Client Advice: Avoid pain killers because it will only mask the underlying root of the issue. Boost your Vitamin B6 consumption to promote nerve cell growth and healing.

Spinal Stenosis:
Stenosis means the narrowing of a passage or body. When it occurs within the spine it is referring to the narrowing of the spinal canal, which houses the spinal cord. When there isn’t enough space within the spinal canal for the spinal cord is squished, kind of like pushing a large straw into a smaller opening, the straw becomes kinked and pinched much like the spinal cord. Pinching and kinking of the spinal cord in the lower back region can cause similar symptoms to a disc herniation, such as numbness and tingling, low back pain, and loss of muscle strength. The biggest difference between the two is location, spinal stenosis is occurring within the spinal column as opposed to outside. What this means is that spinal stenosis will affect both legs, while disc herniation will typically just affect one.
The narrowing of the spinal canal can be caused by all sorts of different health conditions, but sometimes can be caused by something simple like a spinal misalignment. Spinal stenosis can also be quite difficult to treat but seeing your chiropractor and ensuring your spine is in proper alignment can limit the compression placed on the spinal cord.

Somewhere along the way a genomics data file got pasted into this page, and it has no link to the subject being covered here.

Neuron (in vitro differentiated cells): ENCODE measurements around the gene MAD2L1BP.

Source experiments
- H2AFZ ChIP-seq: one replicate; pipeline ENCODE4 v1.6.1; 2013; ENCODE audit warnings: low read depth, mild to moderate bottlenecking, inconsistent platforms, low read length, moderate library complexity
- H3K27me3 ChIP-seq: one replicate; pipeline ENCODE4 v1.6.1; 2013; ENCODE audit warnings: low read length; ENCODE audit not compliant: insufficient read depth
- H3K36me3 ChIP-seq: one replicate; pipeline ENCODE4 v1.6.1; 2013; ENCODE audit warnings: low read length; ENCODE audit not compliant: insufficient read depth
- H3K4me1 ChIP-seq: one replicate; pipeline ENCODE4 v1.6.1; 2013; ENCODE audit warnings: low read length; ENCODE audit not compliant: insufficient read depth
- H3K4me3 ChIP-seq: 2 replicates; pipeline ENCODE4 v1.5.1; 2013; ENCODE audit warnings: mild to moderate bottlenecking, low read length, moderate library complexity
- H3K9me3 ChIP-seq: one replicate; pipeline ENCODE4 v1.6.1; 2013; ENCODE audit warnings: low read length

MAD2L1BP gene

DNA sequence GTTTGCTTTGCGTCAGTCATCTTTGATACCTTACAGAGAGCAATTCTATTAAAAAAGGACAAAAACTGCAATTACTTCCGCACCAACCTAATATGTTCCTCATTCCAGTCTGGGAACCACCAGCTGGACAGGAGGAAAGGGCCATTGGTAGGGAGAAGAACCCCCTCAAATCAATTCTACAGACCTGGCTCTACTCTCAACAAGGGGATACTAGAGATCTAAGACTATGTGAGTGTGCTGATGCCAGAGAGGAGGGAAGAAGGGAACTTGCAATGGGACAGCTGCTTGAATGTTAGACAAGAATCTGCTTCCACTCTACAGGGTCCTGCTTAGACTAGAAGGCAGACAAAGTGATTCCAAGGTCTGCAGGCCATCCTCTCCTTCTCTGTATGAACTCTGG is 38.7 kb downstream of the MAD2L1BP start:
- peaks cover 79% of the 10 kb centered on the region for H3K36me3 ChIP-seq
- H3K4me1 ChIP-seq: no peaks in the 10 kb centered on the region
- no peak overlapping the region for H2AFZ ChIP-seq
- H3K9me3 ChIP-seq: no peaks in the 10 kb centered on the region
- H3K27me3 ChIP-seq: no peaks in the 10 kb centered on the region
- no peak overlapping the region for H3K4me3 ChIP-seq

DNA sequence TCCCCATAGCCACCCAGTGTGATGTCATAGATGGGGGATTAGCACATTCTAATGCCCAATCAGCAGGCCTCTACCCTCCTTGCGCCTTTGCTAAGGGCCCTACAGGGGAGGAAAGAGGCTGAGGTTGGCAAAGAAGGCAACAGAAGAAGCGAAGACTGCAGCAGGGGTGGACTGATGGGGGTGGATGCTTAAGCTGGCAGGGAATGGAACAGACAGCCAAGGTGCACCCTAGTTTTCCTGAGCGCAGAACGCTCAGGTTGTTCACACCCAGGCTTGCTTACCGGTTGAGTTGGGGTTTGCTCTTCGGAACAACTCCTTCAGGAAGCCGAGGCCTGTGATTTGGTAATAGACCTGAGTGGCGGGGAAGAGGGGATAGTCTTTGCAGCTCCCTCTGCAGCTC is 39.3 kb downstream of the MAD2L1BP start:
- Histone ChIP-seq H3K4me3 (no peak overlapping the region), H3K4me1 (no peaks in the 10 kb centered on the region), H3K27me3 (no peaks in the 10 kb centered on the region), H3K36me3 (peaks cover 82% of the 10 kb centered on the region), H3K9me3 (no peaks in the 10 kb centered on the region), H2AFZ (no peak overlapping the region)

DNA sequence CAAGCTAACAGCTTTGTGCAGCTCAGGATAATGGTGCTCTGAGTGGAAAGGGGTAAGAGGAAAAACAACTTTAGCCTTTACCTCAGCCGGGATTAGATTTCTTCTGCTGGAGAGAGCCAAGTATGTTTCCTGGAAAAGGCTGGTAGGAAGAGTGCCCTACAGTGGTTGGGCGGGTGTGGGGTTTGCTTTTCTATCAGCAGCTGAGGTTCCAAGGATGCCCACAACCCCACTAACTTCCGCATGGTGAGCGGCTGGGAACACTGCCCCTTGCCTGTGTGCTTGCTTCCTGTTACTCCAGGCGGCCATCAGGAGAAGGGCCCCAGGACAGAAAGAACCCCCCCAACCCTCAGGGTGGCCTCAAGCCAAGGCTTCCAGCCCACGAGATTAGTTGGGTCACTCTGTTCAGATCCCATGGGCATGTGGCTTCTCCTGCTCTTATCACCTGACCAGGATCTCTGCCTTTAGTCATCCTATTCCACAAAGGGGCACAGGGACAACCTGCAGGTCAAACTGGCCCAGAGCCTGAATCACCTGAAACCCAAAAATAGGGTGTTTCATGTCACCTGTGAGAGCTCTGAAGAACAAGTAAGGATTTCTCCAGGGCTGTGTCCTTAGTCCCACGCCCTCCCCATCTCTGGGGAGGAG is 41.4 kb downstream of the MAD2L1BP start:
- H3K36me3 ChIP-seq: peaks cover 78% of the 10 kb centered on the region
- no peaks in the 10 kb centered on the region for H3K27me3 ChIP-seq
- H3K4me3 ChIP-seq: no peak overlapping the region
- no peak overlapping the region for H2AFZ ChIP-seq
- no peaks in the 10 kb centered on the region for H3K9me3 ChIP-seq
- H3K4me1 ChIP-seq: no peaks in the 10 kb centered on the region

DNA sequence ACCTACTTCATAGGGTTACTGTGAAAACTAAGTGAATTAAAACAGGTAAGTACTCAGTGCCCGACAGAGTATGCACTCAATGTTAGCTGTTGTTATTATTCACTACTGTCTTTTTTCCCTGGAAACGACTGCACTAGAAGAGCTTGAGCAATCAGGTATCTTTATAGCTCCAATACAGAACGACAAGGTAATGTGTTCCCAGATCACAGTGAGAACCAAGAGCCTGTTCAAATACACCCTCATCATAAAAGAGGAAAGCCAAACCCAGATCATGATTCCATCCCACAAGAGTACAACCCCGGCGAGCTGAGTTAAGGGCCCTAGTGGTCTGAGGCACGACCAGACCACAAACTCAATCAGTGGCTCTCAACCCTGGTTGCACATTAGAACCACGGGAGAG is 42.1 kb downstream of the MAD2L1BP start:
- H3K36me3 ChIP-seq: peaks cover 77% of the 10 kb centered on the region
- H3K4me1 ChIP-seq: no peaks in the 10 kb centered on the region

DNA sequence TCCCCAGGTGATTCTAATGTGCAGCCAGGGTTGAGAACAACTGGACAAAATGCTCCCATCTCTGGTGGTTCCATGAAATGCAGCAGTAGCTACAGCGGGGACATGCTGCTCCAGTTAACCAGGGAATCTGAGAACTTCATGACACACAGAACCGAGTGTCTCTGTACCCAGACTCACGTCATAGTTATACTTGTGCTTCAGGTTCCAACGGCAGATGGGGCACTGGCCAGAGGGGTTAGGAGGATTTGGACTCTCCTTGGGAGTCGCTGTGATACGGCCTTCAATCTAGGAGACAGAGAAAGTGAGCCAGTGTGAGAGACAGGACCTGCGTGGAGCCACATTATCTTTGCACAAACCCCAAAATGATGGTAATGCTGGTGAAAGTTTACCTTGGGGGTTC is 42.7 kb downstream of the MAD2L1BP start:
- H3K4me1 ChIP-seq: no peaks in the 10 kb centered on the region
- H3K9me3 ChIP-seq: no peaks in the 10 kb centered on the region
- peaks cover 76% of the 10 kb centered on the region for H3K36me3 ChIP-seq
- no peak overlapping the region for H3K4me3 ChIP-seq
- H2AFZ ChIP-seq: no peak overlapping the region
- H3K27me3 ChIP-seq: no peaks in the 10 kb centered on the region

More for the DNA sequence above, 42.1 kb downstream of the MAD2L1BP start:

Client Advice: Encourage movement but stop activity when symptoms are present. Advice already written about seeing your chiro. Boost your Vitamin B6 consumption to promote nerve cell growth and healing.

Facet Syndrome:
Facet joints are small joints found on the backside of the vertebra where two vertebrae are stacked on top of one another. The front half of the vertebrae have the intervertebral disc to connect one vertebra with the next, in the back the facet joint is used instead. These joints play a huge role in allowing the spine to remain flexible but remaining in a supportive alignment

Facet syndrome develops when the facet joints become irritated, inflamed, and misaligned. Facet syndrome often creates low back pain, especially when the patient is arching or extending their back because the joint capsule becomes stretched, torn, or damaged. Unlike disc herniation and spinal stenosis this pain is usually isolated to the low back or buttocks region and doesn’t travel down to the knee or feet. The pain is usually sharp and intense but primarily only with movement or the initiation of movement. Facet syndrome is a condition that can be treated and cured, but there is a high risk of re-injury if the patient doesn’t care for their spine properly.

Client Advice: Rest up and wait for the inflammation and irritation to subside before continuing your exercise routine. See your Chiropractor to promote spinal alignment and reduce the pressure on the facet joints!

Muscle Imbalances and Poor Posture: